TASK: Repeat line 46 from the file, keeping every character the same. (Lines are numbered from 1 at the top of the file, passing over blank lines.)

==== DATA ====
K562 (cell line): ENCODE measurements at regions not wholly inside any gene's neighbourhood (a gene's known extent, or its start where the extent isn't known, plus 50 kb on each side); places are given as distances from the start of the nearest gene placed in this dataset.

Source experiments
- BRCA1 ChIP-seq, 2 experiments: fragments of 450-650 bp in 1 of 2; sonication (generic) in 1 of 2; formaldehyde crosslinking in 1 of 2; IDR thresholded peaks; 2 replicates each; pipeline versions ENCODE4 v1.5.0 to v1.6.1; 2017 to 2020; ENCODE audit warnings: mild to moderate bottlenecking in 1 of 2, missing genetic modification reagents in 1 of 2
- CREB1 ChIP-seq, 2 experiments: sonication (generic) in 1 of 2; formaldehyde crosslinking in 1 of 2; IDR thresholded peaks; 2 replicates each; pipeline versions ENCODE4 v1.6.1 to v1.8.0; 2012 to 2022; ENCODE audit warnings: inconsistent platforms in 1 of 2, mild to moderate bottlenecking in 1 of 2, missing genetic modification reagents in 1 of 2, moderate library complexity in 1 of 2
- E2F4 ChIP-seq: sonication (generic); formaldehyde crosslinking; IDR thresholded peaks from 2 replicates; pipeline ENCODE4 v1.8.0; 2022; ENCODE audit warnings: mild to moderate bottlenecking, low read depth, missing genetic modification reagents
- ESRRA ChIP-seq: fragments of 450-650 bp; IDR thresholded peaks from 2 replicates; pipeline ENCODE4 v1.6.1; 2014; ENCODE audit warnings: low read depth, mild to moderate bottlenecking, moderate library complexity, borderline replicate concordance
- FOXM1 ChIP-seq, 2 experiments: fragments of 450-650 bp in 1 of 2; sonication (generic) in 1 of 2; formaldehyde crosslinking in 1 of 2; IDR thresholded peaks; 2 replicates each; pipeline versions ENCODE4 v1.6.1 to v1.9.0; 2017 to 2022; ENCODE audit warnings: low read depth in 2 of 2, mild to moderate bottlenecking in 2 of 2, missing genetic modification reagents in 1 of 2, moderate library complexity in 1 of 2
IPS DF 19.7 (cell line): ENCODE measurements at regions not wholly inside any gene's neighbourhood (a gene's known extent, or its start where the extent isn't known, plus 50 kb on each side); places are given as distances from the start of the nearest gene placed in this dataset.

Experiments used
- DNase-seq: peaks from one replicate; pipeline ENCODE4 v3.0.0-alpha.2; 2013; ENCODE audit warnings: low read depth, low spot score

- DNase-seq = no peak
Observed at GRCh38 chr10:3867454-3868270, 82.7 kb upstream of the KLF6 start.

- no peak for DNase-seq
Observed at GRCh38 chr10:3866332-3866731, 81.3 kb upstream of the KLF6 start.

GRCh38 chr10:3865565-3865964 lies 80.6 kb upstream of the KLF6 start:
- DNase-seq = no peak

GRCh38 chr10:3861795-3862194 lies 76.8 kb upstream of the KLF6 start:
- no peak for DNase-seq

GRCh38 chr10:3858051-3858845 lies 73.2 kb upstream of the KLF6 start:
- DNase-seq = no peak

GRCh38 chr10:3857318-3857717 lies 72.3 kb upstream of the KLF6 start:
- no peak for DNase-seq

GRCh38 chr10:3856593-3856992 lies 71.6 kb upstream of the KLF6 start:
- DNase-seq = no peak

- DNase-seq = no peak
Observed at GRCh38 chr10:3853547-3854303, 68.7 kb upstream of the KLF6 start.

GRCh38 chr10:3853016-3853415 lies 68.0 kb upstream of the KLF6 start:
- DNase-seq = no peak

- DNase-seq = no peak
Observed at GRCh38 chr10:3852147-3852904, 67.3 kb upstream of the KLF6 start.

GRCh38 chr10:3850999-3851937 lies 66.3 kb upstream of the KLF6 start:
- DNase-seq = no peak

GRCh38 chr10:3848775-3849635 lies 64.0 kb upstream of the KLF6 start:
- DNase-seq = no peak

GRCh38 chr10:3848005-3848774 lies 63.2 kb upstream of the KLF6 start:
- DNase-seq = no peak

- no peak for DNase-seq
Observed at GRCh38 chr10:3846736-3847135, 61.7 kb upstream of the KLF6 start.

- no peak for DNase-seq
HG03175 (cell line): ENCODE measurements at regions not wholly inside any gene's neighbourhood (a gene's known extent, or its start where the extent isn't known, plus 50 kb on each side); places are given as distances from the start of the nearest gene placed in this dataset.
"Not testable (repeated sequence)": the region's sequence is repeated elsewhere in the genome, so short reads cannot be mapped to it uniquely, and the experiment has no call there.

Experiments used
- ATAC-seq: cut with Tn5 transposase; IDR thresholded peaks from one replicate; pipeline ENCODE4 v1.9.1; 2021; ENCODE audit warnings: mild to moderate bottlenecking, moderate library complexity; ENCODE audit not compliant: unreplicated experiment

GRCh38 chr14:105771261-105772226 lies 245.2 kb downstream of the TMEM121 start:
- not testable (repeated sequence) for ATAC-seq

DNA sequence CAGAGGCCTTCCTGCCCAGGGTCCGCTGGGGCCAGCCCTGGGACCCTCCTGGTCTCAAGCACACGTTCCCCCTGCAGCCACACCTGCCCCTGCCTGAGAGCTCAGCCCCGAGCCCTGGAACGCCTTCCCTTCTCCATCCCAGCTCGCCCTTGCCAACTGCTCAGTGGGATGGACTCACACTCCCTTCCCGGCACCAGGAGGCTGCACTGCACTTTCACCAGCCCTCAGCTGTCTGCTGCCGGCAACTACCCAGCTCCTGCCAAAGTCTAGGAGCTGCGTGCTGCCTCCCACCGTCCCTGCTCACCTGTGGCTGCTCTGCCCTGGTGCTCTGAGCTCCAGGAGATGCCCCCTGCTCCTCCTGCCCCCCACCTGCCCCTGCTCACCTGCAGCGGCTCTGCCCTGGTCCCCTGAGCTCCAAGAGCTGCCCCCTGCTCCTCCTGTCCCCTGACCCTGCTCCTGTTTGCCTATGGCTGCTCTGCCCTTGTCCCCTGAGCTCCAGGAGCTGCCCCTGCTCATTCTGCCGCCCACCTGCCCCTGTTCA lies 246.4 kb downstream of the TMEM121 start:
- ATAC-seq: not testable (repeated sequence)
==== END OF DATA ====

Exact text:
DNA sequence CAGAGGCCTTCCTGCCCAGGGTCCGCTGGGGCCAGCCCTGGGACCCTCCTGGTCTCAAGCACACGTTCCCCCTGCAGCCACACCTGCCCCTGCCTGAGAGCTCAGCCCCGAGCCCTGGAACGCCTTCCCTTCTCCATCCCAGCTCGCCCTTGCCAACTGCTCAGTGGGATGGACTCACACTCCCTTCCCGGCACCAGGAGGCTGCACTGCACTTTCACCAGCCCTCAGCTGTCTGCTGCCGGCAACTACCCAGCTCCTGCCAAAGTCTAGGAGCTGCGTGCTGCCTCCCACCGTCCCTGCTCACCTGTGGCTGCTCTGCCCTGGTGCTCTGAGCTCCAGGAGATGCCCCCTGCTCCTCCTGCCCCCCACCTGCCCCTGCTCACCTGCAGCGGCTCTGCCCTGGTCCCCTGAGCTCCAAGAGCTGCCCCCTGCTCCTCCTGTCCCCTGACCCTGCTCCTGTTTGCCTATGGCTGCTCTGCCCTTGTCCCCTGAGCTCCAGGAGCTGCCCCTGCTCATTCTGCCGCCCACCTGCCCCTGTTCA lies 246.4 kb downstream of the TMEM121 start: